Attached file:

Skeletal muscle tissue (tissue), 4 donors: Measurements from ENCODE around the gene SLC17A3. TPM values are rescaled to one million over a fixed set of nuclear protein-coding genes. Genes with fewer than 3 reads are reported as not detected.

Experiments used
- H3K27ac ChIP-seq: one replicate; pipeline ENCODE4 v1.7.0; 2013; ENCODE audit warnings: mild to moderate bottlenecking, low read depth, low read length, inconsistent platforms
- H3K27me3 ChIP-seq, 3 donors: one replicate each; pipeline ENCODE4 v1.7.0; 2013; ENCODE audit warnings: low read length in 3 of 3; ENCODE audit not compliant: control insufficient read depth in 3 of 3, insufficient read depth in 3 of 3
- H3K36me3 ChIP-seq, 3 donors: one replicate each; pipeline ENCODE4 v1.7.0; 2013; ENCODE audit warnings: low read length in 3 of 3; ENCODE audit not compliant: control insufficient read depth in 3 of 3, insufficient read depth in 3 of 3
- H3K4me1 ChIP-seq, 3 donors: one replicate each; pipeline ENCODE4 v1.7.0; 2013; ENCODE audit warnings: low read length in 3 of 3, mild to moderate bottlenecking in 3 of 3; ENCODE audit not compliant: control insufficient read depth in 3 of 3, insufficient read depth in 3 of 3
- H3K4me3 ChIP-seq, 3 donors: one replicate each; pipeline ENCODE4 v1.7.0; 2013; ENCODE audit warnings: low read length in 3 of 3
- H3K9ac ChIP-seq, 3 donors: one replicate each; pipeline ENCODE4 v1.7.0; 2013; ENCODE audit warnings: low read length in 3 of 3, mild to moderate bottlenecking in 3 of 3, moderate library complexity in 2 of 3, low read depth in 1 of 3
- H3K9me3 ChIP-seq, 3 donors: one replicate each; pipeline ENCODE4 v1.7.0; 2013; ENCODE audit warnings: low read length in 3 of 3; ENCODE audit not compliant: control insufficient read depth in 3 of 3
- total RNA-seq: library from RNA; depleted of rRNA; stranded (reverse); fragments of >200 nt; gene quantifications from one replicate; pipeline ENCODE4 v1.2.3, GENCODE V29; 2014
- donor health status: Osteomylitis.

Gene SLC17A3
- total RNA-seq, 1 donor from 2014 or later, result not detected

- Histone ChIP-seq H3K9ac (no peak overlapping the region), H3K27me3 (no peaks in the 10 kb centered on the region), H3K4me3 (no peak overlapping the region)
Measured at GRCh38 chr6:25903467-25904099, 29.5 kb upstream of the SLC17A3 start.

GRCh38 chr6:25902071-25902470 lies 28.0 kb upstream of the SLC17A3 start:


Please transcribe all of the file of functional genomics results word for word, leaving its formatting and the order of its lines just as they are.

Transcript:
Skeletal muscle tissue (tissue), 4 donors: Measurements from ENCODE around the gene SLC17A3. TPM values are rescaled to one million over a fixed set of nuclear protein-coding genes. Genes with fewer than 3 reads are reported as not detected.

Experiments used
- H3K27ac ChIP-seq: one replicate; pipeline ENCODE4 v1.7.0; 2013; ENCODE audit warnings: mild to moderate bottlenecking, low read depth, low read length, inconsistent platforms
- H3K27me3 ChIP-seq, 3 donors: one replicate each; pipeline ENCODE4 v1.7.0; 2013; ENCODE audit warnings: low read length in 3 of 3; ENCODE audit not compliant: control insufficient read depth in 3 of 3, insufficient read depth in 3 of 3
- H3K36me3 ChIP-seq, 3 donors: one replicate each; pipeline ENCODE4 v1.7.0; 2013; ENCODE audit warnings: low read length in 3 of 3; ENCODE audit not compliant: control insufficient read depth in 3 of 3, insufficient read depth in 3 of 3
- H3K4me1 ChIP-seq, 3 donors: one replicate each; pipeline ENCODE4 v1.7.0; 2013; ENCODE audit warnings: low read length in 3 of 3, mild to moderate bottlenecking in 3 of 3; ENCODE audit not compliant: control insufficient read depth in 3 of 3, insufficient read depth in 3 of 3
- H3K4me3 ChIP-seq, 3 donors: one replicate each; pipeline ENCODE4 v1.7.0; 2013; ENCODE audit warnings: low read length in 3 of 3
- H3K9ac ChIP-seq, 3 donors: one replicate each; pipeline ENCODE4 v1.7.0; 2013; ENCODE audit warnings: low read length in 3 of 3, mild to moderate bottlenecking in 3 of 3, moderate library complexity in 2 of 3, low read depth in 1 of 3
- H3K9me3 ChIP-seq, 3 donors: one replicate each; pipeline ENCODE4 v1.7.0; 2013; ENCODE audit warnings: low read length in 3 of 3; ENCODE audit not compliant: control insufficient read depth in 3 of 3
- total RNA-seq: library from RNA; depleted of rRNA; stranded (reverse); fragments of >200 nt; gene quantifications from one replicate; pipeline ENCODE4 v1.2.3, GENCODE V29; 2014
- donor health status: Osteomylitis.

Gene SLC17A3
- total RNA-seq, 1 donor from 2014 or later, result not detected

- Histone ChIP-seq H3K9ac (no peak overlapping the region), H3K27me3 (no peaks in the 10 kb centered on the region), H3K4me3 (no peak overlapping the region)
Measured at GRCh38 chr6:25903467-25904099, 29.5 kb upstream of the SLC17A3 start.

GRCh38 chr6:25902071-25902470 lies 28.0 kb upstream of the SLC17A3 start: